Finally, a bone for you traditionalists: As the Novus Ordo Mass began my daughter, who has of yet, since becoming Catholic, only experienced NO masses (mostly at an older and more solemn church we normally attend, but NO nonetheless), leaned over to me and said this Mass seemed very Protestant to her. I have to say, in a way, she was right.

 

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1980 Time Capsule: Ten Years after the 1970 Missal, A Debate over the Novus Ordo Mass & Catholic Orthodoxy

William F. Buckley Jr. was a faithful Catholic who preferred the Traditional Latin Mass and did not like the changes brought about by Vatican II or, perhaps more appropriately, the abuses in the name of Vatican II. In 1980 he devoted an episode of his television program Firing Line to discussing these changes, as well as the censure of theologian Hans Kung which had just happened.

On the show his guests were Msgr. Joseph Champlin, Michael Davies, and Malachi Martin. Fr. Champlin was a prolific author and vocal advocate of the new Mass, and a more liberal approach to Catholicism. Michael Davies was also a prolific writer and defender of the old Mass, warrior against the new Mass, and apologist of traditional Catholicism and those who continued to practice it, including Archbishop Lefebvre. Malachi Martin was also a prolific author, former Jesuit, advocate of the old Mass, frequent critic of the Church, television personality of sorts and, some would say, showman to a fault.

Here is the program:

I do not think this is one of Firing Line’s best episodes. Though the topic is of great interest to me, the guests are interesting, and the fact it stands as a kind of time capsule, nonetheless it lacks focus. On the one hand, the topic is just too big for an hour of television. On the other this is more like “inside baseball,” which, in fact, it needs to be but also suffers from. I wondered at times if the audience was bored stiff, thoroughly confused, or both.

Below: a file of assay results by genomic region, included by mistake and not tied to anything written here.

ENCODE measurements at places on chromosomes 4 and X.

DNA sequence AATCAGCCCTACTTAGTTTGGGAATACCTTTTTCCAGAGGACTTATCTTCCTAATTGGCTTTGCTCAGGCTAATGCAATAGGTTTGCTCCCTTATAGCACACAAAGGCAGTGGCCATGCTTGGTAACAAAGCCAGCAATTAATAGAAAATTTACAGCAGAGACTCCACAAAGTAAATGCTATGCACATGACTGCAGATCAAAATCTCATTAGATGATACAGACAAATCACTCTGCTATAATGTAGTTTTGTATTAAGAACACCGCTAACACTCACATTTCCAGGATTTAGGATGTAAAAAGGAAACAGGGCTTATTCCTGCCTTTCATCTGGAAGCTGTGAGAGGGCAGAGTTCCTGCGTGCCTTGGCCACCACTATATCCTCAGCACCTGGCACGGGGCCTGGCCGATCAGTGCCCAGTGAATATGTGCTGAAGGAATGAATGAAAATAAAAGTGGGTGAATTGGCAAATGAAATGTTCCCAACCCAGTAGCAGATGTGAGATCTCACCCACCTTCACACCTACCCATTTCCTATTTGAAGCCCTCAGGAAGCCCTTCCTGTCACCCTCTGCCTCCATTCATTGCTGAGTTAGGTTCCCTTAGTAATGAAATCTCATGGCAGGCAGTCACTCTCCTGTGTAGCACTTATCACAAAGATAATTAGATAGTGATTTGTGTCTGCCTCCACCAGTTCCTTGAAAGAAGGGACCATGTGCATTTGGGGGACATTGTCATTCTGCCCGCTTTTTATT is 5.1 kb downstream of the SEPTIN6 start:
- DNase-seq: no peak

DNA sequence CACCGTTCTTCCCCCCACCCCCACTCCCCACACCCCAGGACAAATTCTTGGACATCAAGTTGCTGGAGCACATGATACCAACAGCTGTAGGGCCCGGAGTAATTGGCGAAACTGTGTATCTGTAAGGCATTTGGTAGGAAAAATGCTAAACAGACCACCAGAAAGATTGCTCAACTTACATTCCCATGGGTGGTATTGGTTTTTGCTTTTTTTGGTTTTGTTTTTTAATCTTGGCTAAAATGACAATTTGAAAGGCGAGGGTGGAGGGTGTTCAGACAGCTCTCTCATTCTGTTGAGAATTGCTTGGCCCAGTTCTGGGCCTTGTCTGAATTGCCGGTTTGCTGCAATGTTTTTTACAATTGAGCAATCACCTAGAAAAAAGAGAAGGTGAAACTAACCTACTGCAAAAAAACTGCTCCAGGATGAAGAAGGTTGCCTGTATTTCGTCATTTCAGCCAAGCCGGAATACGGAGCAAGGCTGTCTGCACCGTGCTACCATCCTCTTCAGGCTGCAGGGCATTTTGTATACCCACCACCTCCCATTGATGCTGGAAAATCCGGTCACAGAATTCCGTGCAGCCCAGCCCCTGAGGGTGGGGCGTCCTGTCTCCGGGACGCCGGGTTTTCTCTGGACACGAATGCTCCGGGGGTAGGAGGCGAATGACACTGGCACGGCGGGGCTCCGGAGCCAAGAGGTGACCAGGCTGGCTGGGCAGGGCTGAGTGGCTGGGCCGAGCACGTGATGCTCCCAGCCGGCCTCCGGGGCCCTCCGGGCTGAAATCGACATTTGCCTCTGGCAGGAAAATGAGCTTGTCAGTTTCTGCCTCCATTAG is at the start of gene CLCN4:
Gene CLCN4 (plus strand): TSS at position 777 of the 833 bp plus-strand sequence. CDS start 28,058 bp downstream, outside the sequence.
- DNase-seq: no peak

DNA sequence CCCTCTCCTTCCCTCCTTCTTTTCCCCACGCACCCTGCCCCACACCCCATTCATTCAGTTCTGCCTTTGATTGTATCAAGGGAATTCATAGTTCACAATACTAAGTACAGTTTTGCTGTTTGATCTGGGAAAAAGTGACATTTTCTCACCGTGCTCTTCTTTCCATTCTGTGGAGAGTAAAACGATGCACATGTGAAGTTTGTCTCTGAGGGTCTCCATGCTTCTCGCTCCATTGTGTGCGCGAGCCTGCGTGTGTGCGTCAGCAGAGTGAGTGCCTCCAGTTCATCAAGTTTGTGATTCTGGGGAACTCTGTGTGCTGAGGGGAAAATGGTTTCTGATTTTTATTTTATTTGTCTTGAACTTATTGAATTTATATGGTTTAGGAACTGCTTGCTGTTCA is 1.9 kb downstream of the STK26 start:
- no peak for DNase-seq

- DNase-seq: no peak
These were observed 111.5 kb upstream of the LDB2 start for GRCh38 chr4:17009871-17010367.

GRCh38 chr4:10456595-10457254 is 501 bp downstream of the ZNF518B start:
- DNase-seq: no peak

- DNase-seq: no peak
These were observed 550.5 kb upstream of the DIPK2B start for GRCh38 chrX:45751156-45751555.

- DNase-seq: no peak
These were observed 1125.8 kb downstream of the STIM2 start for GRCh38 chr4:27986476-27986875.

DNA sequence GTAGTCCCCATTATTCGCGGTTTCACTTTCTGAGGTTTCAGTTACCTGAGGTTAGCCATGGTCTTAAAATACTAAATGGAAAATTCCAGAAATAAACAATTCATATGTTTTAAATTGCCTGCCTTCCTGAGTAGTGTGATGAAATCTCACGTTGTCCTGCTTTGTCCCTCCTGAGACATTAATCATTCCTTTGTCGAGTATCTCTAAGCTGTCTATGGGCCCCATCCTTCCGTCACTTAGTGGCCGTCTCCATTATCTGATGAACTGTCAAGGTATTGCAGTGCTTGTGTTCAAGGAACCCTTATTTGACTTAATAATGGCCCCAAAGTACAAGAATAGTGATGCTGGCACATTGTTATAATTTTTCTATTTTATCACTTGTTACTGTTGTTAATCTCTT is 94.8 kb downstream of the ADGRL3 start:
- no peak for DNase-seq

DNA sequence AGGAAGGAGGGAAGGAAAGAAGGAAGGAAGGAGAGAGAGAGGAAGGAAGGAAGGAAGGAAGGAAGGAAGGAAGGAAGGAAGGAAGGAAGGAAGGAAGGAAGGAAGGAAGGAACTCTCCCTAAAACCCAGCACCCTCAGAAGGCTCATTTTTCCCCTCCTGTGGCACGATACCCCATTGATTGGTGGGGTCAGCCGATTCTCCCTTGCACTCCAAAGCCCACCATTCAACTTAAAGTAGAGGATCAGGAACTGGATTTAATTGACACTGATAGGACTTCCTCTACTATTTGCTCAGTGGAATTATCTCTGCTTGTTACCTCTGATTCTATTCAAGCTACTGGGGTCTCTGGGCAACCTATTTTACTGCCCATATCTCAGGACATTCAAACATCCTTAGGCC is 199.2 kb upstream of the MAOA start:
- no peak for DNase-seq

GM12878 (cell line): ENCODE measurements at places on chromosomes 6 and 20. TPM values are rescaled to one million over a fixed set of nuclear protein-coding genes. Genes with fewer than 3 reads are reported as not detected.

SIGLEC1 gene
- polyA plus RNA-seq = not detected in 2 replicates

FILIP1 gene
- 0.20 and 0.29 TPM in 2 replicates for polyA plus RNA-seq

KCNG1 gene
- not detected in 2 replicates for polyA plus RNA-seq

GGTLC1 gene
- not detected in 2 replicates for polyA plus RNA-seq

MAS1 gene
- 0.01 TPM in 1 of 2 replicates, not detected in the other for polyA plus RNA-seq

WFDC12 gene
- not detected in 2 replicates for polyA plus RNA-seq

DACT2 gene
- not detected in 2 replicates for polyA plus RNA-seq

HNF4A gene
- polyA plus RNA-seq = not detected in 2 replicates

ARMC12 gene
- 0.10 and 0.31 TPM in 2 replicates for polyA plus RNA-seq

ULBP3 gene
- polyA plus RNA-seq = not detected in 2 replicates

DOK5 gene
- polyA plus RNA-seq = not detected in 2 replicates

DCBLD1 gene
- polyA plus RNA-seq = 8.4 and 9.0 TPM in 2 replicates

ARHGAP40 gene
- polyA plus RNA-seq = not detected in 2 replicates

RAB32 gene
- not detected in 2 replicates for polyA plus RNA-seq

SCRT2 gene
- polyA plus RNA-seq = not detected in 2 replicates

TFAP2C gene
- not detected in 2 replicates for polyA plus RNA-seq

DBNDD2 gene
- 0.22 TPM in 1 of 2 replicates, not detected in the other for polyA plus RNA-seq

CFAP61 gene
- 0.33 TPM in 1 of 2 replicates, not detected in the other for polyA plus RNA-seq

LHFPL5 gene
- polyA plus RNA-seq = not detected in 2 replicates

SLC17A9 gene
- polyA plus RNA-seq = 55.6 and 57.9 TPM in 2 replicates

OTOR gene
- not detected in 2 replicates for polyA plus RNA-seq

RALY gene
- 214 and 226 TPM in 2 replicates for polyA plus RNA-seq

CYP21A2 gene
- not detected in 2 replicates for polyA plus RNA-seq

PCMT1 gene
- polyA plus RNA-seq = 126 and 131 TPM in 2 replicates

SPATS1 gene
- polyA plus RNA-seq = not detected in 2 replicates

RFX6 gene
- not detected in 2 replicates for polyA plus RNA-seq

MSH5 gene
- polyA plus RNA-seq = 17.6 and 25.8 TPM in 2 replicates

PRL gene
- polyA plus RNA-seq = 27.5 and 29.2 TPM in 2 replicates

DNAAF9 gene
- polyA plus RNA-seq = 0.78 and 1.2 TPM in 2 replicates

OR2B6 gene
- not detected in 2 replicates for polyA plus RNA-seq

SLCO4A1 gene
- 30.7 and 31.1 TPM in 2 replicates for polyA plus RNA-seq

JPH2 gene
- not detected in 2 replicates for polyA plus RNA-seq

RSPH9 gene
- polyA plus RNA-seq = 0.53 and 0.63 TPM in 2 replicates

Quick takes on each participant:

WFB: Always erudite, but his arguments remain more on the surface, expressing his personal proclivities and, I’m sure unintentionally, providing an excuse for viewers to assume he represents the old guard of stuffy Catholicism afraid of the new and exciting world of modernity and a more youth-oriented Church. And when he pushed on certain topics his interlocutors merely went their own way.

Fr. Champlin: My immediate response was negative. He seemed to represent exactly the kind of wimpy sentimentalist evasive liberal priests that turned the Church away from a cross-carrying, suffering servant, heroic virtue loving, proud-to-be Catholics, and hopeful to be martyrs Catholicism. Of course these are all stereotypes and we should be careful. Nonetheless, my inclinations are probably basically true. In light of a particular section of this program it is worth noting this observation about Fr. Champlin: